Islanders always need fuel to get places. The price differences with the mainland have traditionally attracted the attention of visiting motorists and the concerns of residents. A new Government initiative for the Northern Isles, Outer and Inner Hebrides, Clyde islands and the Isles of Scilly has attracted some recent attention as the 5p per litre rebate due on 1 March has, according to some, already be nullified by the raising of prices in anticipation. Read on with relief, if you are not having to purchase the liquid. The appropriate image above is not directly applicable, as it features Achill, off the western coast of Ireland. Thank you for your good-will messages as I now feel relief at having returned from a 48-hour stay in hospital, following a condition that required emergency treatment on Monday.
Scottish Islands Explorer - relieved to continue reporting
Tuesday, 17 January 2012
Monday, 16 January 2012
If you are in the Christian Presbyterian tradition, then living in or visiting Stornoway on the Isle of Lewis, must offer a challenge - which of its churches to attend? The Church of Scotland traces its origins as a sect to 1560 and has two places of worship in the town. The Free Church of Scotland (1843) has two; the Free Church of Scotland (Continuing) (2000) has one; the Free Presbyterian Church of Scotland (1892) has one; the Associated Presbyterian Church (1989) has one. Now there's a newcomer with a congregation of the Reformed Presbyterian Church of Scotland (1690) setting up in the Culregrein Mission Hall (pictured above) on the Perceval Road. Its presence is probably connected with a doctrinal issue that is troubling some members of the Free Church - namely the approval by its own General Assembly of having psalm-singing accompanied by music and the introduction of hymns, if individual congregations wish. The FC congregations in Stornoway are, apparently, not interested in adopting live music, but the RFC has set up ... just in case. Will there soon be another comparable sect entering the Stornoway scene and there being one over the eight?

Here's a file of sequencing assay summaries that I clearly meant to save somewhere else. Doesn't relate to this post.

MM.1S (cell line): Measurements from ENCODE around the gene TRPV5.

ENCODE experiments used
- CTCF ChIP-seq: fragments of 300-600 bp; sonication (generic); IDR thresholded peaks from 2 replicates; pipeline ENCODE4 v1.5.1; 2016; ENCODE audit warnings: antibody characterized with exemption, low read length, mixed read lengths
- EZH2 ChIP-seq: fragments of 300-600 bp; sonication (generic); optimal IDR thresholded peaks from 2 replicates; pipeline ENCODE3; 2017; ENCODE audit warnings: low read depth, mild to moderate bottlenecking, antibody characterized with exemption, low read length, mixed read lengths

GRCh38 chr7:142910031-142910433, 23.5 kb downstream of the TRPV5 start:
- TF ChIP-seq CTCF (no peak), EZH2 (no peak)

Scottish Islands Explorer - avoiding schisms ... as yet
Sunday, 15 January 2012
The approach to Barra is always exciting - for Castlebay looks, from a distance, like a miniature city. The current BBC series, An Island Parish, gives insights into the ways of life of a priest and his parishioners. It is possible to catch up on the series through iPlayer.
Scottish Islands Explorer - time to catch up with the now 250 items on this blog
Saturday, 14 January 2012
This letter appeared in yesterday's issue of The Times and raises a significant question about a consequence of a 'Divided Kingdom'. Sir, What will become of Rockall if Scotland goes its own way? It is part of the United Kingdom (not specifically Scotland), indeed the only bit acquired since the 1707 Act of Union. Who will own it if the UK ceases to exist? As the cormorant flies, it is nearer to the Republic of Ireland than it is to any non-Scottish part of the UK. The seas around it are of immense importance in respect of international maritime security, natural resources and conservation. The Rev Peter Ridley Appleby-in-Westmorland, Cumbria
Scottish Islands Explorer - change of content is unlikely
Friday, 13 January 2012